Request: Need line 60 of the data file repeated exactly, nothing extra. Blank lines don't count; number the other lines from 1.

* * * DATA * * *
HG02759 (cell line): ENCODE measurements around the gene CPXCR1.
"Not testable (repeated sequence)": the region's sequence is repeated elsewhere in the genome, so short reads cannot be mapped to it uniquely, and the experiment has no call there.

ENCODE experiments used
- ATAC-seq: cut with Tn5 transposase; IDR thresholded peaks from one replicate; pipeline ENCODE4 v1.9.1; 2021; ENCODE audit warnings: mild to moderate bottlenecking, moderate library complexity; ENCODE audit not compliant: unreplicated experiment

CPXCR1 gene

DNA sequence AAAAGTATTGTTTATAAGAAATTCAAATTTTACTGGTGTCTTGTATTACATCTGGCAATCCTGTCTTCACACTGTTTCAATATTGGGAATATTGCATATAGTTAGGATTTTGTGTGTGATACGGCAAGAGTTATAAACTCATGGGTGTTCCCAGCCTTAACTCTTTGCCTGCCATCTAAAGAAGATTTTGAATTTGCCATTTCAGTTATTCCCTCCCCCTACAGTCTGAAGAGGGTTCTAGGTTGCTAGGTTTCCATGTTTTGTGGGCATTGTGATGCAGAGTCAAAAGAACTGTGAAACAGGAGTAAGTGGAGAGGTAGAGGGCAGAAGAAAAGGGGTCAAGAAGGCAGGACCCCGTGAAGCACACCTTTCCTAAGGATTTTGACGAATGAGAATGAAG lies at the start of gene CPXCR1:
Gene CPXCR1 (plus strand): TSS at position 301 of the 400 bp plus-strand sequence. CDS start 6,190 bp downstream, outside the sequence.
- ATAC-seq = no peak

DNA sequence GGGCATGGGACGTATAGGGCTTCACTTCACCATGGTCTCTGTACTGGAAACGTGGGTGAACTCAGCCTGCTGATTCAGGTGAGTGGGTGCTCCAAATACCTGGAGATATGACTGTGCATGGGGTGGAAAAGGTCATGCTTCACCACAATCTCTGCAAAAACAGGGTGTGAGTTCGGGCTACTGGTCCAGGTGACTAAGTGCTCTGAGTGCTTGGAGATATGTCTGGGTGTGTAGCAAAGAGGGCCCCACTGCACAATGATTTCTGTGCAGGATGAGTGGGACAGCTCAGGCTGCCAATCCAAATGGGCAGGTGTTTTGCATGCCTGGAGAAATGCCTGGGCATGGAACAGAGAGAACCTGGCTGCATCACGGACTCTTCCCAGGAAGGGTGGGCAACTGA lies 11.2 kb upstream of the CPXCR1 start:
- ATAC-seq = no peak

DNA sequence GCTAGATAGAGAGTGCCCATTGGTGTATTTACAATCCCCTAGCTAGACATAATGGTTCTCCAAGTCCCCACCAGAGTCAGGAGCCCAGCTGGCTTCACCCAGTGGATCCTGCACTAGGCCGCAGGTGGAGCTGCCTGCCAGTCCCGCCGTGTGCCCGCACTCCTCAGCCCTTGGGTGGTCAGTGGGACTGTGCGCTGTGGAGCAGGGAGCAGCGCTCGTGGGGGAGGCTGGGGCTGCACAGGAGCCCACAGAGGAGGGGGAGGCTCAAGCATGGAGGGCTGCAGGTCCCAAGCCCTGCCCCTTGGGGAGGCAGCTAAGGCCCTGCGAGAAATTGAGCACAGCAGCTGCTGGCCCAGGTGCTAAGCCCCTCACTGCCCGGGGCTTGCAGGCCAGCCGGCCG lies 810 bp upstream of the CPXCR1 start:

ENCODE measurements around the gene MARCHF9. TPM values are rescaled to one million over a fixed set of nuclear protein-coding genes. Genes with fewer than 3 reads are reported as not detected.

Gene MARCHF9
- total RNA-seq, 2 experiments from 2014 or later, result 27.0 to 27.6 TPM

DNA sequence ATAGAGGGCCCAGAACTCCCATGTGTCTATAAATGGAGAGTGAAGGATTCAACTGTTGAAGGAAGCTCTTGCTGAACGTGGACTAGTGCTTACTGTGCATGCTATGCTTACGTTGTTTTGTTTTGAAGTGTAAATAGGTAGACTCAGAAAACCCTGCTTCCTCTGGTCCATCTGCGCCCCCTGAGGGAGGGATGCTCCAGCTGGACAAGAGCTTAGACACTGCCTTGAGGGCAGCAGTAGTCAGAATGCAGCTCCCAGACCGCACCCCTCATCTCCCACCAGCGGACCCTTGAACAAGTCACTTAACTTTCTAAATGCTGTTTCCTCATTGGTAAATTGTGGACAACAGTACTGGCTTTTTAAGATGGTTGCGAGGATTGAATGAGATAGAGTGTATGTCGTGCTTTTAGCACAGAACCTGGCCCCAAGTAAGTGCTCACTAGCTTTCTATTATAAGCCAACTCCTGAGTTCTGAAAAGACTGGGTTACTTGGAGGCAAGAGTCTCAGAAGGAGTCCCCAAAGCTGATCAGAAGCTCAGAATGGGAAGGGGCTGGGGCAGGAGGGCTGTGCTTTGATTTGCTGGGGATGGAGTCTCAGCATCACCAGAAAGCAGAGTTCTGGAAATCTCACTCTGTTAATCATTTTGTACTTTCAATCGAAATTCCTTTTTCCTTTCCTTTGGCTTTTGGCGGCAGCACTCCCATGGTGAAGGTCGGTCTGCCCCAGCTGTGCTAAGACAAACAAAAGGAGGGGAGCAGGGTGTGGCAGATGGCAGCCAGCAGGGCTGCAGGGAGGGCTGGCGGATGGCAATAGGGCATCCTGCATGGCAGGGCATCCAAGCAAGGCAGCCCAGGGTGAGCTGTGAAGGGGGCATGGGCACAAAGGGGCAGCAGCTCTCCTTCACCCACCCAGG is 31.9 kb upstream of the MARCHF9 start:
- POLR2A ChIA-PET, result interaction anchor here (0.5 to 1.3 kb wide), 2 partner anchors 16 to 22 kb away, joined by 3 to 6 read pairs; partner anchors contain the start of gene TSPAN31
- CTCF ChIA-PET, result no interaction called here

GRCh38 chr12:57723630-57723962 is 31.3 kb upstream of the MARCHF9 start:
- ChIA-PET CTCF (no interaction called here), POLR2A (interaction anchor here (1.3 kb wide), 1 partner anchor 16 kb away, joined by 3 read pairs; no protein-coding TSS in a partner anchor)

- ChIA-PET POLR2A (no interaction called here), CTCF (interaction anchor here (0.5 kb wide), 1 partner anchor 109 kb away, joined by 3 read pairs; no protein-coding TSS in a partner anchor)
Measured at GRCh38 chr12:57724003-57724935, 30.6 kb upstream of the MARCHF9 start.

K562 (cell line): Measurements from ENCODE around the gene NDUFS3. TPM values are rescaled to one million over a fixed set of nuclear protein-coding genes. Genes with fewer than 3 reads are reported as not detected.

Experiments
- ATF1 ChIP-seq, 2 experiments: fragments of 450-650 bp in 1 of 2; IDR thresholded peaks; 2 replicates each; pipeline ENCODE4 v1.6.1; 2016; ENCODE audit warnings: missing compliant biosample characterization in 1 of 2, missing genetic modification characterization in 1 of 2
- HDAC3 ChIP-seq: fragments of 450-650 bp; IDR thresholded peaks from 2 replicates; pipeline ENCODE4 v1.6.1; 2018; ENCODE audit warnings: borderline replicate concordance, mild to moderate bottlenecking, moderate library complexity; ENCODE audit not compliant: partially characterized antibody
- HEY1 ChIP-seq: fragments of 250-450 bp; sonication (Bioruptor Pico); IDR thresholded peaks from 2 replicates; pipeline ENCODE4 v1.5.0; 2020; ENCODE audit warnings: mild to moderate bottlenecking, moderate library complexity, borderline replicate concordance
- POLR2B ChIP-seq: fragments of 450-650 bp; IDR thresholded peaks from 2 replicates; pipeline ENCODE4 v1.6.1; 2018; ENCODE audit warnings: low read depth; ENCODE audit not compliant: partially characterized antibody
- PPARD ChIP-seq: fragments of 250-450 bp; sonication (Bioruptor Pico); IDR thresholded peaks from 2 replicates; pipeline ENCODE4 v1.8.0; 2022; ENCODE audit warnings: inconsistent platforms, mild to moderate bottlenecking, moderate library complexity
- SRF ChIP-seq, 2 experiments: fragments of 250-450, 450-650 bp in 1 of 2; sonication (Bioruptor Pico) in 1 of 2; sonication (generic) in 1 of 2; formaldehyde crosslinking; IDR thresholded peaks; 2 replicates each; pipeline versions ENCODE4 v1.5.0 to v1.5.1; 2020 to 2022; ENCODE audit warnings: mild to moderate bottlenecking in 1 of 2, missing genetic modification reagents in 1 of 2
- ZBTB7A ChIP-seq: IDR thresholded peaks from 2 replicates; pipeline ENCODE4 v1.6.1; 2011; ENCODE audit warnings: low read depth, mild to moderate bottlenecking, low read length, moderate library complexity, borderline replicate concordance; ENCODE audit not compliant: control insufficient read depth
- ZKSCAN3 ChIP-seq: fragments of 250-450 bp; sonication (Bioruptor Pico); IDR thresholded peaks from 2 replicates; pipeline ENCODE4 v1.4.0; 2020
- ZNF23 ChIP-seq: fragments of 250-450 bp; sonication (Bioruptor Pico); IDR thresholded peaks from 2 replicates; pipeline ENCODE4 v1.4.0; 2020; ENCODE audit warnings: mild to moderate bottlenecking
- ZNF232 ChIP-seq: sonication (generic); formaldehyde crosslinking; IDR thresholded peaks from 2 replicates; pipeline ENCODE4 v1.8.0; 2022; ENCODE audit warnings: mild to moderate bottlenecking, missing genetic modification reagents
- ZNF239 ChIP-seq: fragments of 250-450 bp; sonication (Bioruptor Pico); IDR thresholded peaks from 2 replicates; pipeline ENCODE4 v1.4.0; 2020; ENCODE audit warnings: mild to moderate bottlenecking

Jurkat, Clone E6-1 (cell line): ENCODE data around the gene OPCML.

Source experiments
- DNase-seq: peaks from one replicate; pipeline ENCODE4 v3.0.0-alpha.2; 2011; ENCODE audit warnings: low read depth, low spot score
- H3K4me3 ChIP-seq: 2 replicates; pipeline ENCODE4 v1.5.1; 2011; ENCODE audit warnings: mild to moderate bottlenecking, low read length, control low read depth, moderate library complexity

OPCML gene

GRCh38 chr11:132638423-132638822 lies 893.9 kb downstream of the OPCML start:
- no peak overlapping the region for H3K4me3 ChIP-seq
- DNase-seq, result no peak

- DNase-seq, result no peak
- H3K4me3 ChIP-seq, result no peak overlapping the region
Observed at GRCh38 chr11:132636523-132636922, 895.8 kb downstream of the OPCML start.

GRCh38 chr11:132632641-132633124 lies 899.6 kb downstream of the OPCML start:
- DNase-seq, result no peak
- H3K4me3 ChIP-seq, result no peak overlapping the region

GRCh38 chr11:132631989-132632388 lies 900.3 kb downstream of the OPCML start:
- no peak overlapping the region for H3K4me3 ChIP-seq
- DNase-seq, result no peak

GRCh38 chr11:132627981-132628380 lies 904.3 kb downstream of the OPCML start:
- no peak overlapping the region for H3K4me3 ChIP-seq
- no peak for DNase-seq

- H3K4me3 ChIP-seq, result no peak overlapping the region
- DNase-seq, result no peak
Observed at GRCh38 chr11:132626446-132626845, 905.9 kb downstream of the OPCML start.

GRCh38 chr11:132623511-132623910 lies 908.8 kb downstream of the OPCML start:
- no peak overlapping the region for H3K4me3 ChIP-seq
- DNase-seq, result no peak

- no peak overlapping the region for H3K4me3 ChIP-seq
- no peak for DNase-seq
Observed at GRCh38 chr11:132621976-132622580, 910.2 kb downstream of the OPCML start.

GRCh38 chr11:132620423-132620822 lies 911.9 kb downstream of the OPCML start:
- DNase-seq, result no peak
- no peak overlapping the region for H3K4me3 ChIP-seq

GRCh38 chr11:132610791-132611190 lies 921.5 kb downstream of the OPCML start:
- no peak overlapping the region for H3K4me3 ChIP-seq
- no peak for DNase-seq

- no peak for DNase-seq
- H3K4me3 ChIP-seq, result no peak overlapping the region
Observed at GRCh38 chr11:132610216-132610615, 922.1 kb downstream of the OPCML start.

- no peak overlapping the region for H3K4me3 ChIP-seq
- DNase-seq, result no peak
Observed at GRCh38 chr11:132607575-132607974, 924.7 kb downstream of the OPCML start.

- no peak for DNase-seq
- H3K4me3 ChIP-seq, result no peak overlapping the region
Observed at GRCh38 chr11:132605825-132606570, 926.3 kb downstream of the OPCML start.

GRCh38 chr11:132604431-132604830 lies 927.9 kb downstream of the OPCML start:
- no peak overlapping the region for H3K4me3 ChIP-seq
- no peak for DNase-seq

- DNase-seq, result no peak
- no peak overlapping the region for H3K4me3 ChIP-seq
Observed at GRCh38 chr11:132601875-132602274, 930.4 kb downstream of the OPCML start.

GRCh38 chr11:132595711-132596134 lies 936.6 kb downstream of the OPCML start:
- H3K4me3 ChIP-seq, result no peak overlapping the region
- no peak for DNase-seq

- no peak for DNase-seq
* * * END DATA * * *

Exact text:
- DNase-seq, result no peak